Thursday, August 29, 2019

"Arctic": review

Released to very little fanfare, 2018's "Arctic" (2019 US release), directed by Joe Penna and starring Mads Mikkelsen and Maria Thelma Smáradóttir, tells the very simple, stripped-down story of a pilot named Overgård (Mikkelsen) who has crashed somewhere in the Arctic, miles away from the nearest outpost or refuge.

The story begins with the crash having happened some time ago; Overgård has been stranded long enough to have lost a toe or two to frostbite; he has been counting the days since his stranding by scratching tally marks on a map, and he has formed a daily routine—punctuated by his beeping watch—that involves ice fishing, the maintenance of a large "SOS" sign he's dug out of the ground, and the broadcasting of an SOS signal from a nearby hilltop through the use of a hand-cranked generator and antenna. One day, Overgård discovers that his supply of frozen fish has been raided by a polar bear, which puts him on his guard.

A few days after that, someone responds to his SOS: a helicopter appears in the middle of a violent windstorm, and for a moment, rescue seems imminent, but then the helicopter crashes. Initially stunned, Overgård rushes to the downed chopper and discovers the male pilot is dead. A female copilot or passenger (Smáradóttir) is still alive, however, and Overgård unstraps her from her seat and extracts her from the wreck. Taking some items from the 'copter, Overgård places the woman and the items on a sled and heads back to his downed plane, which has served as his shelter since his own crash.

The woman turns out to have suffered not only a serious concussion from the crash, but a grievous abdominal laceration. Overgård does what he can to close, disinfect, and cover the wound, but he knows that, unless rescue is forthcoming, the woman is on borrowed time. Looking through some of the woman's possessions, Overgård realizes that the dead pilot is the woman's husband. Sure enough, the woman's condition worsens, and Overgård looks at his map again to see whether a trek to the nearest outpost is feasible. He decides it is, and he places the woman and some crucial supplies onto his sled, then heads out into the frozen wilderness with only his failing strength and his navigational acumen to help him.

"Arctic" is a simple story, but a brutal watch, and this is largely thanks to Mads Mikkelsen's incredible performance. The movie has very little dialogue; the woman is unconscious most of the time, and Overgård, when he talks, mostly mumbles to himself in English and Dutch. Mikkelsen is on record as saying that this was the most difficult performance of his career, and I believe him. The film, sere and austere, was shot mostly in Iceland—just outside the Arctic Circle—and there's simply no way that the snow and wind I was seeing on screen were fake. There may have been some CGI work for the helicopter-crash scene (as well as for one or two other scenes), but if that was CGI and not a practical effect, it was well executed.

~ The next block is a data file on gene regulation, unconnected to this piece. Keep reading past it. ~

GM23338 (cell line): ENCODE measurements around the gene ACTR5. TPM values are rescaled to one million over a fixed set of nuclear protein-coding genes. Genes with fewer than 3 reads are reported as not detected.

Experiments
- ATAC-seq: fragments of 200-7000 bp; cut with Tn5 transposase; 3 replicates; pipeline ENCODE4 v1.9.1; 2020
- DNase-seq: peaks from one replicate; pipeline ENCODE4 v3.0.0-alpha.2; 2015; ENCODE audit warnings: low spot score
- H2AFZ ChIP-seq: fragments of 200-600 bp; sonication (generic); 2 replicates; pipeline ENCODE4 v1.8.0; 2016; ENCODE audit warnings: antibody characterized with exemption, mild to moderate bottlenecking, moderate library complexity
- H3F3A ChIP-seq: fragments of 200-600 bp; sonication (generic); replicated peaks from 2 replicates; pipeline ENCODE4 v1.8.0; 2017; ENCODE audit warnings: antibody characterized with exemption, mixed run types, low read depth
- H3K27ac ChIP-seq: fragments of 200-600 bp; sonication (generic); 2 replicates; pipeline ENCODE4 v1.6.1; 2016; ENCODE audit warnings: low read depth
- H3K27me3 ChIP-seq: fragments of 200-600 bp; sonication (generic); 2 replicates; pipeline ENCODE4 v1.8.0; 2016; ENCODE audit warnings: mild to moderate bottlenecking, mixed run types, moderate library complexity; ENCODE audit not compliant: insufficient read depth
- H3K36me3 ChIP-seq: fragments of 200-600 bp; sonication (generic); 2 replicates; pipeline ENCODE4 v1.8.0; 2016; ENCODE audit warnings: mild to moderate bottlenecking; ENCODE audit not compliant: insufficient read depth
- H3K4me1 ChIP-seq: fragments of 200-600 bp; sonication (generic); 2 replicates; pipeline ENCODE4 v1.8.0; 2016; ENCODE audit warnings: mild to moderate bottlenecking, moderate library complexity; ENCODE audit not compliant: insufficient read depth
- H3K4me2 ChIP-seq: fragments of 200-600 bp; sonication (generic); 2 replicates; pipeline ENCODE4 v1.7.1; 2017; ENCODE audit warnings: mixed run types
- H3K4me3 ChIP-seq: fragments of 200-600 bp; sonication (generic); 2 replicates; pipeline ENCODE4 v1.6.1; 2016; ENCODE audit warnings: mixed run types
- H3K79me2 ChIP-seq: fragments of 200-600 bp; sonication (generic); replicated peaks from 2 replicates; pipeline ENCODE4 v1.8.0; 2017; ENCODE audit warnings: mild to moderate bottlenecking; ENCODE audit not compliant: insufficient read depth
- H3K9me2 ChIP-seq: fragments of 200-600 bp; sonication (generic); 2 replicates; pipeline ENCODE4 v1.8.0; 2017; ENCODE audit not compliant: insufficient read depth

After watching the movie, I marveled at how such a simple story, a variation on the "arduous journey home" archetype, could contain so many twists and turns. An action movie's stock in trade is something called a reversal, e.g., when the hero victoriously grabs the treasure from the villain, runs out of the temple, and stumbles into the villain's two hundred waiting henchmen (basically, the first ten minutes of "Raiders of the Lost Ark"). But even though "Arctic" is—forgive the awful pun—glacially paced, the story nevertheless contains several reversals that keep the ending in doubt. Now, while I often include spoilers in my reviews, I'll say here that "Arctic" is one movie that I absolutely cannot spoil for you. The reason is simple: in a movie with two characters, almost no dialogue, and an extremely harsh environment, the viewer goes in already knowing that only a limited number of outcomes are possible. So you already know what the possibility-tree of the story's ending must be: the two characters live, or they die—or only one of them survives. The movie is so well crafted that you don't find out the answer to that question until the final minute.